Analysis | Visual | Segment | Impact on Target
The Impact on Target shows:
This new feature allows comparing a segment with a selected benchmark (either
data set, or another segment)
The differentiation/impact is computed by using the difference between the mean values of the variables, and the comparison is done in terms of Impacts, a term combining the difference of the observable variables' mean values and their effect on the Target node.
The Impact for each observable variable is computed as follow:
is the analyzed segment,
is the benchmark,
is the analyzed observable variable,
the observable variable on the dataset ( on the data set defined by the segment or the benchmark),is the mean value of
of the observable variable of on the Target node, evaluated on the benchmark.is the effect
You can choose among the following Four types of effecteffects are available:
Let's take the Perfume example for which we have defined five segments with the Breakout Variable Product, namely Prod3, Prod4, ProdG1, ProdG5 and Prod G6.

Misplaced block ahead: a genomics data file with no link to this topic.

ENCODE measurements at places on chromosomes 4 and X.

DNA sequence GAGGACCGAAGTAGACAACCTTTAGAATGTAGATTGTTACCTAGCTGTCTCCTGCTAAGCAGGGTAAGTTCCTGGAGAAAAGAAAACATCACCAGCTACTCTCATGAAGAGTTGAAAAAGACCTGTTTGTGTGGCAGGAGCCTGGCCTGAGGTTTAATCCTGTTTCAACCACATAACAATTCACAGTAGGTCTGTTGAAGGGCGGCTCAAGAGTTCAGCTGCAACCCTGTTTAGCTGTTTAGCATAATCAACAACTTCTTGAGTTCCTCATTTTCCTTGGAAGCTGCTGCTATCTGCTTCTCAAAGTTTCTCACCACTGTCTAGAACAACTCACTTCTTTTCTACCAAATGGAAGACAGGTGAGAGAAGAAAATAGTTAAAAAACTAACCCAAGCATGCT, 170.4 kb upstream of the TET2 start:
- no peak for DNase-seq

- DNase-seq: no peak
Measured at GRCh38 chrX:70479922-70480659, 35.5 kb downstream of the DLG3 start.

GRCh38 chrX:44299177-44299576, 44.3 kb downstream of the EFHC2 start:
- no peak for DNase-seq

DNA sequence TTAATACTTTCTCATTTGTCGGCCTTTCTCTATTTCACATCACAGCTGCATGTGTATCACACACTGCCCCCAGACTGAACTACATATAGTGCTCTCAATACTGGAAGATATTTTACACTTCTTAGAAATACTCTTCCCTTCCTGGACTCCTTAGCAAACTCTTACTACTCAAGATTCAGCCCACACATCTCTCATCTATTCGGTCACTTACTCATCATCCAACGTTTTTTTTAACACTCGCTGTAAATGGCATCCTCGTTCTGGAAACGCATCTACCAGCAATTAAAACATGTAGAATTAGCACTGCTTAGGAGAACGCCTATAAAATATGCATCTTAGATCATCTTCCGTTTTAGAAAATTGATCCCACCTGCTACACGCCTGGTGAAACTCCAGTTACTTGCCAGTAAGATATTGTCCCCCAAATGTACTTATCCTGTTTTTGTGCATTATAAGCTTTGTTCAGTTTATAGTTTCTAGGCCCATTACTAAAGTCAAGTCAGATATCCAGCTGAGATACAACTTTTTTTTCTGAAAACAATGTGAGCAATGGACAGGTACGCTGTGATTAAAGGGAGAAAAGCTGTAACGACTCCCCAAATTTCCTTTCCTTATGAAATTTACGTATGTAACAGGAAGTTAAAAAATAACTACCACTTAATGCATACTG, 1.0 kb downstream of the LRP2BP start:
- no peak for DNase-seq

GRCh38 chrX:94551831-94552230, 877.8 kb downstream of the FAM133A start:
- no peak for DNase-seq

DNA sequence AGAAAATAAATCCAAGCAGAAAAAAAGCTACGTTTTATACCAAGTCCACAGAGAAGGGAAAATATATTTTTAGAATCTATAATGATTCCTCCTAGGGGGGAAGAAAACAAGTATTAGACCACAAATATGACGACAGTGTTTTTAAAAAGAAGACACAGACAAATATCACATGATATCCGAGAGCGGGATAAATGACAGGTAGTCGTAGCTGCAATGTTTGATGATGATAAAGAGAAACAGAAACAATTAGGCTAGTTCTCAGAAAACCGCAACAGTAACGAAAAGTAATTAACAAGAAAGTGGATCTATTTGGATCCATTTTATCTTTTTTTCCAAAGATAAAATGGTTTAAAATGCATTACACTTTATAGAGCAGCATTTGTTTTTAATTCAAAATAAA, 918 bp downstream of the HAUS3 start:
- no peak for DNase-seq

Below is the table with the Standardized Total Effects of all the observable variables on Purchase Intent, and the mean values of these variables, computed on the entire data set, and on the segment represented by Prod3. These figures allows computing the Impacts of each variable.
Null Value Assessment
This option allows estimating if the segment and benchmark mean values are significantly different. Two tests are proposed for answering this question:
- a Frequentist one, NHST t-test, the Null Hypothesis Significance Testing with the Welch's two-sample, two tailed t-test, and
- a Bayesian one, BEST, described in the paper by John K. Kruschke, "Bayesian Estimation Supersedes the t-test", Journal of Experimental Psychology: General, 2013.
Below is the Bayesian network used in the BEST approach. We are assuming that the samples follow a Student's t-distribution. The segment and the benchmark have their own and , but they share the same .
The default Confidence Level has been set to 95%. This is the same for both tests.
As for the Bayesian test, the Region of Practical Equivalence (ROPE) on the Effect size around the null value has been set by default to [-0.1, 0.1].
The null value is declared to be rejected if the 95% Highest Density Interval (HDI) falls completely outside the ROPE.
You can use the Preferences to modify:
Checking Null Value Assessment triggers the computation of both tests.
When the mean values are estimated as significantly different, a square is added next to the Impact bar: